Elder Roma Engagement Project (2011-14)

“There is so much that I can still do for my family and other people. Being old is not the same as feeling “old” and I do not want my age to define me. So much is happening and changing nowadays that I feel that if we, older Roma, do not keep up with understanding some of them, our young people will be confused and lose links with their culture. We must try to understand and support them.” – Elder Roma Peer Advocate

Elder Roma Engagement Project supported Older Roma to become a catalyst for positive changes in their communities through peer advocacy and intergenerational activities to enhance an understanding of Roma culture.

The Peer Advocacy scheme has addressed the barriers and challenges that Older Roma face by a two-pronged approach:

  • One-to-one Peer Advocacy, which helped to tackle an individual’s practical needs and barriers while ensuring a feeling of safety and security;
  • Group Advocacy, which helped to boost individual and collective confidence.

Five Peer Advocates were trained each year and supervised to deliver one-to-one advocacy sessions for 90 older Roma, addressing issues such as welfare rights, housing options, ways to reduce dependency on families, managing debt, health & safety, safeguarding vulnerable adults, and access to health services.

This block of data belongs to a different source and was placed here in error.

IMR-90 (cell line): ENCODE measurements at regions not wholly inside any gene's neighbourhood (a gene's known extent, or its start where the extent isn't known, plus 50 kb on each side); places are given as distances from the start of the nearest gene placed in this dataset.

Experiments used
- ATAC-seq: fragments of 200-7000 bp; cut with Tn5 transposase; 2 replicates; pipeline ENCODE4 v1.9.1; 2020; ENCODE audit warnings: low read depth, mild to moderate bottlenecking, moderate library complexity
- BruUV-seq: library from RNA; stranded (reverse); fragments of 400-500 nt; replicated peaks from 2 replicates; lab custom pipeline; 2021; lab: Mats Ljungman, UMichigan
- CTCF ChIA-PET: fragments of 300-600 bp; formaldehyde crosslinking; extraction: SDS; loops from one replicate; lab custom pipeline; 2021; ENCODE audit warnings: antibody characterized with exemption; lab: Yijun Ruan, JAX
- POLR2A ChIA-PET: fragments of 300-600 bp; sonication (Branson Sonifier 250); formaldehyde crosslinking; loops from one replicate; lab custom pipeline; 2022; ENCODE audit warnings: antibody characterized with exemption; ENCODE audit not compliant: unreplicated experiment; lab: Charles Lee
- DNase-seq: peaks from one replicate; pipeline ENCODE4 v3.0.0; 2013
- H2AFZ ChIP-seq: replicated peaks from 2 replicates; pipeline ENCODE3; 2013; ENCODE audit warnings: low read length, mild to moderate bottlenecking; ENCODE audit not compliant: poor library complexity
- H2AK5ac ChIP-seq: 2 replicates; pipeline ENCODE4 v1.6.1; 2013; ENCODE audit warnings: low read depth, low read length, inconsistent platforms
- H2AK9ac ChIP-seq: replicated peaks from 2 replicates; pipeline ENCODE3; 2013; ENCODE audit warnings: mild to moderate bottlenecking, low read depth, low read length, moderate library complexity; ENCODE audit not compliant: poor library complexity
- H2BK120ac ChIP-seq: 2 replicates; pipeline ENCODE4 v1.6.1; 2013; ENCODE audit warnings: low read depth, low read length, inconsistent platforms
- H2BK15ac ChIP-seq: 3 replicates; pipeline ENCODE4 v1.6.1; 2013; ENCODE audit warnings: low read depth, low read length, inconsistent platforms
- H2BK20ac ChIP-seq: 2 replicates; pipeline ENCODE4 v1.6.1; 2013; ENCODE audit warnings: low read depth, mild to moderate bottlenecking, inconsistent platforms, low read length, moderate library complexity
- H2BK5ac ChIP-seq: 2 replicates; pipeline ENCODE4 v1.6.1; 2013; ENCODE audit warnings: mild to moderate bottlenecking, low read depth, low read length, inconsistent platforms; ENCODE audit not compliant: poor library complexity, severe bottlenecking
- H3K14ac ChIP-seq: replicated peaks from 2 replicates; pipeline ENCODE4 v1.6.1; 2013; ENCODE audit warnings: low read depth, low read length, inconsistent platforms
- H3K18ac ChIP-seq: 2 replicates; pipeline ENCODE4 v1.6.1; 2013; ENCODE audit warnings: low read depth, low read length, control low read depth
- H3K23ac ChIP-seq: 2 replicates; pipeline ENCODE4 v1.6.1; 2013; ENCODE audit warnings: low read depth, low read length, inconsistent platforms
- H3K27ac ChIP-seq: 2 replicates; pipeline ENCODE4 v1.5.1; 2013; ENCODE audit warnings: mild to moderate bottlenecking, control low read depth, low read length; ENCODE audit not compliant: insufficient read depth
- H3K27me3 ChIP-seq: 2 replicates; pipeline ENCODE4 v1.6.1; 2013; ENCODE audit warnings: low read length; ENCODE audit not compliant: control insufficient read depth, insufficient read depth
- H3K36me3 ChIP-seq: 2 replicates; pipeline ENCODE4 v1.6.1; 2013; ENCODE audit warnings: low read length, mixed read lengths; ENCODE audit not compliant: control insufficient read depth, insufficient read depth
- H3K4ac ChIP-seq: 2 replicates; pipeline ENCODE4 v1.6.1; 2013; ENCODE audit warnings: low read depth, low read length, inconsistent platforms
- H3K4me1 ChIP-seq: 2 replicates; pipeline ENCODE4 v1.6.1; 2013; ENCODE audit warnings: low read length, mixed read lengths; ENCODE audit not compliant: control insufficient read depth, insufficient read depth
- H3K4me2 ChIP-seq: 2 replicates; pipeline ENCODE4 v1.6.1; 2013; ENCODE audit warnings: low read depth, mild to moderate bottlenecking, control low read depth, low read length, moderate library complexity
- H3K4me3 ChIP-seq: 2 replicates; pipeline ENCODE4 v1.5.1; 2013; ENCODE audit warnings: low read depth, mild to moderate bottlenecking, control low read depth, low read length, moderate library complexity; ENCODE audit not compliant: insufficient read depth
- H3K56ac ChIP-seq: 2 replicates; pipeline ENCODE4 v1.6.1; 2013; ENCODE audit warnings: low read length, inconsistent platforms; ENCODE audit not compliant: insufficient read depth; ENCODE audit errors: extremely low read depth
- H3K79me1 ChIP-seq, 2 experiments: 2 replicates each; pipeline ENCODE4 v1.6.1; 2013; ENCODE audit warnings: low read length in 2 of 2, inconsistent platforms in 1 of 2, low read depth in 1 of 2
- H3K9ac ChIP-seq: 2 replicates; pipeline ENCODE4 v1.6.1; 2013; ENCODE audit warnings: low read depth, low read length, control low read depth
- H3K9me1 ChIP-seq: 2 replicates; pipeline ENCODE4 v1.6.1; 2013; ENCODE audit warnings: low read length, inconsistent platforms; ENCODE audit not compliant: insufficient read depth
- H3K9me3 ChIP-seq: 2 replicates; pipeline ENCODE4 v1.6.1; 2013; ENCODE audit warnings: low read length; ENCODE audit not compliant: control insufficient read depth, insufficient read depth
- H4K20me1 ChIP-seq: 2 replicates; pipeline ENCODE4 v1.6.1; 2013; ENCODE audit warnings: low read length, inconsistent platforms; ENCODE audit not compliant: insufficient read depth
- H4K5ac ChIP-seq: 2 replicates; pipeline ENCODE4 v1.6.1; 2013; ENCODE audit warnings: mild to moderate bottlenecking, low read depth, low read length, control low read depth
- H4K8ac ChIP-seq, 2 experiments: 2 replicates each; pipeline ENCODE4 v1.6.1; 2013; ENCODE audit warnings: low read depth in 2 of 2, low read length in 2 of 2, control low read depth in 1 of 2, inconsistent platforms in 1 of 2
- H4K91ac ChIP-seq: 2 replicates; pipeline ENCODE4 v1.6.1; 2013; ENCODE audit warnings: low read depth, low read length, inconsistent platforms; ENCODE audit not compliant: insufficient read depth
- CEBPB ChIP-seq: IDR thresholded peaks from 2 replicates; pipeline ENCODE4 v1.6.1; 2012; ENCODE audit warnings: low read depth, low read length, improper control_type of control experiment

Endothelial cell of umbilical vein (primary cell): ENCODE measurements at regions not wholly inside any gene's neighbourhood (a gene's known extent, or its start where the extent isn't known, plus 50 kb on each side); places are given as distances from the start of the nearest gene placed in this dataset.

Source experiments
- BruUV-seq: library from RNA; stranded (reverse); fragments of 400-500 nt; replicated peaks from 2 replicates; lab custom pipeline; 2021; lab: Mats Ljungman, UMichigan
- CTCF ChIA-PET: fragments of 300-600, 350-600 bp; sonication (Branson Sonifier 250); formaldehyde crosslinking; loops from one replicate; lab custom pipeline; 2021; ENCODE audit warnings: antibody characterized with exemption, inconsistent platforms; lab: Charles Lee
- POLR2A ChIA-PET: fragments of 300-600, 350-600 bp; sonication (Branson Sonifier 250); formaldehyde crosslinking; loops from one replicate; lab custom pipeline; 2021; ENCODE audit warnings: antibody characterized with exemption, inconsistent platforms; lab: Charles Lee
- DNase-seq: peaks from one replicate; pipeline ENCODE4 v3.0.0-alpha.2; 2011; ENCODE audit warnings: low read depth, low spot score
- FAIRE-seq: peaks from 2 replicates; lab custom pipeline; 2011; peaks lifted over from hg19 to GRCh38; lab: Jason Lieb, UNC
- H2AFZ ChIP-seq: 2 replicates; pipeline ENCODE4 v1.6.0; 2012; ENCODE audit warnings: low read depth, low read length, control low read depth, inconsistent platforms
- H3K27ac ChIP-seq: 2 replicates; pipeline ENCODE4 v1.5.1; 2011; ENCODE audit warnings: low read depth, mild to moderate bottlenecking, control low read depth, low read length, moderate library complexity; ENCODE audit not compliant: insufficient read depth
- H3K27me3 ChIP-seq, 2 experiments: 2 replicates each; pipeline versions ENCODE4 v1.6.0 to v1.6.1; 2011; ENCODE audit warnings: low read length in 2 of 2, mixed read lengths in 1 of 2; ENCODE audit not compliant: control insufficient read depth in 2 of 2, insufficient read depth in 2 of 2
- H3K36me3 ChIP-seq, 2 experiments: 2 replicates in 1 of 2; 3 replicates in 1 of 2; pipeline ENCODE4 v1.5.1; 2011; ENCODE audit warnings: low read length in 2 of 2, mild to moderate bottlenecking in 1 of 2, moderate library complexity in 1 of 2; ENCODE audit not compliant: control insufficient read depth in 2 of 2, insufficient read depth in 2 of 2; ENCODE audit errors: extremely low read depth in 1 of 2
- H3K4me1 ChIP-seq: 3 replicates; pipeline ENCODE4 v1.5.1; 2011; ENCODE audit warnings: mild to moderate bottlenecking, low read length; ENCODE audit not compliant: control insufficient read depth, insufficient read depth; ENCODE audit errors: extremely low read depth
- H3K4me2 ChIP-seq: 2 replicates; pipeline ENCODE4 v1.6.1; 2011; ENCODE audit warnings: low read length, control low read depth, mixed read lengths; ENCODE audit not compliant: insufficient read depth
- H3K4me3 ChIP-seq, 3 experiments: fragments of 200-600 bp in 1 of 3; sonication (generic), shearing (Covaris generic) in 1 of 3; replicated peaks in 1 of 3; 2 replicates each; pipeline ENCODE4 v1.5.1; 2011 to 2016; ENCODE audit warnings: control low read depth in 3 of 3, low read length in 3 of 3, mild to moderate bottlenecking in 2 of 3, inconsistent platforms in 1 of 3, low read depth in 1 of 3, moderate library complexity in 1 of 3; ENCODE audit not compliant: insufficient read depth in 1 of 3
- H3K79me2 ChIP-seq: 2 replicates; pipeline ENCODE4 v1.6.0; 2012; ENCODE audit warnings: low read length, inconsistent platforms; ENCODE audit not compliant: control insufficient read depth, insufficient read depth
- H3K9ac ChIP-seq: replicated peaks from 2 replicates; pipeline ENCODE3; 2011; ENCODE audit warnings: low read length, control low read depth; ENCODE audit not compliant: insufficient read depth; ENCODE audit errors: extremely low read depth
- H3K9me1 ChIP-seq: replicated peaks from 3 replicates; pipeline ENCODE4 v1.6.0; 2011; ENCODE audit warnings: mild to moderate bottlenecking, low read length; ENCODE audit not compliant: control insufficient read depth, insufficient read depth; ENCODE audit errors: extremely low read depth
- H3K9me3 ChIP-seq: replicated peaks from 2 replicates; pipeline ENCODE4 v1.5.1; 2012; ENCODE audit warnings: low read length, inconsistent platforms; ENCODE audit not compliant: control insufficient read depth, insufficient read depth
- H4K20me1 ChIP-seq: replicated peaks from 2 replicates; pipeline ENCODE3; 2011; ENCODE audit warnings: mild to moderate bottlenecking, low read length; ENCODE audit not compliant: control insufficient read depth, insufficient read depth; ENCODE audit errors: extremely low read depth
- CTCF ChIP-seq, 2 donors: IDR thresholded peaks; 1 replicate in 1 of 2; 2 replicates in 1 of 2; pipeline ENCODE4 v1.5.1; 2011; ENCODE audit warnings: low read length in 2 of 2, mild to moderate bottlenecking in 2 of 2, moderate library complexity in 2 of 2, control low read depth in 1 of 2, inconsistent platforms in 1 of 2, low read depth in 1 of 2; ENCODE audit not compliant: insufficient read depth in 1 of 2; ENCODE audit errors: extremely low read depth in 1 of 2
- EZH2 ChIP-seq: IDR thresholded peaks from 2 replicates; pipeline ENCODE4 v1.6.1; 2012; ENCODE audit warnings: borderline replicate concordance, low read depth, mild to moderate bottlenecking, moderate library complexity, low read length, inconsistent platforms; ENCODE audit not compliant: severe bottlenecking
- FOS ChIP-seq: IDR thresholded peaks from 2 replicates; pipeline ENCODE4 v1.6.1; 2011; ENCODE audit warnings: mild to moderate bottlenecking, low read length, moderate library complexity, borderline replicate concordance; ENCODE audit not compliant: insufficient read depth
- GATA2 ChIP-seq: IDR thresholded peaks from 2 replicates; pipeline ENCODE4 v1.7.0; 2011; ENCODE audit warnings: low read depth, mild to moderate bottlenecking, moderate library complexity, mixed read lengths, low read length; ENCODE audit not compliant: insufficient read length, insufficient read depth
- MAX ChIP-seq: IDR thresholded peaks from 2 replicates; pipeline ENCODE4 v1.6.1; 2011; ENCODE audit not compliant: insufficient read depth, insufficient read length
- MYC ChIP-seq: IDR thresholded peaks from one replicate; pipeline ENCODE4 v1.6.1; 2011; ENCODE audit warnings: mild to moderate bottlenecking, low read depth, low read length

Peer Advocacy has continued to make significant impact on older Roma people’s lives. Despite the restructure of the whole welfare system, immigration/ welfare changes effecting EU migrants, legal aid cuts and closure of many public services, older Roma beneficiaries reported a sense of empowerment generated by better understanding of their rights and entitlements, boosted confidence, increased abilities to manage their day-to-day problems and feeling less isolated.

The Project has transformed the way older Roma are perceived, shifting their image from those who are vulnerable to those who are influential and indispensable in representing the community and making decisions. As a catalyst for positive change in their communities, older Roma challenged anti-Roma stereotypes through their intergenerational work in schools, as well as participating in Gypsy, Roma, Traveller History Month, focus group meetings and action research.

The Project with its focus on social change, self- and community empowerment has significantly contributed to strengthening the perception that the Roma migrants to the West are not just a problem to be persuaded to stay at home and contained within Eastern/ Central Europe but are part of the solution to our fractured society and that they can give something back.

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